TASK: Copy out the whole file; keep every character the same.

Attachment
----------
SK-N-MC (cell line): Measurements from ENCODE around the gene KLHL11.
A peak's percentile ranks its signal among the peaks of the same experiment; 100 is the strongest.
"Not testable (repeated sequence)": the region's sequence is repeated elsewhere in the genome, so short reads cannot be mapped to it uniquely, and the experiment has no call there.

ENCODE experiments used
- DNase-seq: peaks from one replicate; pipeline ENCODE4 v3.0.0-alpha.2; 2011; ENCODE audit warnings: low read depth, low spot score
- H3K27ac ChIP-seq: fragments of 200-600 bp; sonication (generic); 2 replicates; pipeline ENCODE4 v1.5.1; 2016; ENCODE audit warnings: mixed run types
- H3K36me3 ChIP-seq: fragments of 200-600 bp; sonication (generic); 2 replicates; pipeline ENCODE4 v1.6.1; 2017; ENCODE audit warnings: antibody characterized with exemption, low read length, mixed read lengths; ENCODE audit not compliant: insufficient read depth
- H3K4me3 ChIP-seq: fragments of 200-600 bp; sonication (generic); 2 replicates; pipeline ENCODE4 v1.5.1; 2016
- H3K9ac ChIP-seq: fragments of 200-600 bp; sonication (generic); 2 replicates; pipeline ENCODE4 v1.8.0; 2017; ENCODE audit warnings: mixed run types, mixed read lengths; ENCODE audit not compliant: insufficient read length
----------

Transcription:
SK-N-MC (cell line): Measurements from ENCODE around the gene KLHL11.
A peak's percentile ranks its signal among the peaks of the same experiment; 100 is the strongest.
"Not testable (repeated sequence)": the region's sequence is repeated elsewhere in the genome, so short reads cannot be mapped to it uniquely, and the experiment has no call there.

ENCODE experiments used
- DNase-seq: peaks from one replicate; pipeline ENCODE4 v3.0.0-alpha.2; 2011; ENCODE audit warnings: low read depth, low spot score
- H3K27ac ChIP-seq: fragments of 200-600 bp; sonication (generic); 2 replicates; pipeline ENCODE4 v1.5.1; 2016; ENCODE audit warnings: mixed run types
- H3K36me3 ChIP-seq: fragments of 200-600 bp; sonication (generic); 2 replicates; pipeline ENCODE4 v1.6.1; 2017; ENCODE audit warnings: antibody characterized with exemption, low read length, mixed read lengths; ENCODE audit not compliant: insufficient read depth
- H3K4me3 ChIP-seq: fragments of 200-600 bp; sonication (generic); 2 replicates; pipeline ENCODE4 v1.5.1; 2016
- H3K9ac ChIP-seq: fragments of 200-600 bp; sonication (generic); 2 replicates; pipeline ENCODE4 v1.8.0; 2017; ENCODE audit warnings: mixed run types, mixed read lengths; ENCODE audit not compliant: insufficient read length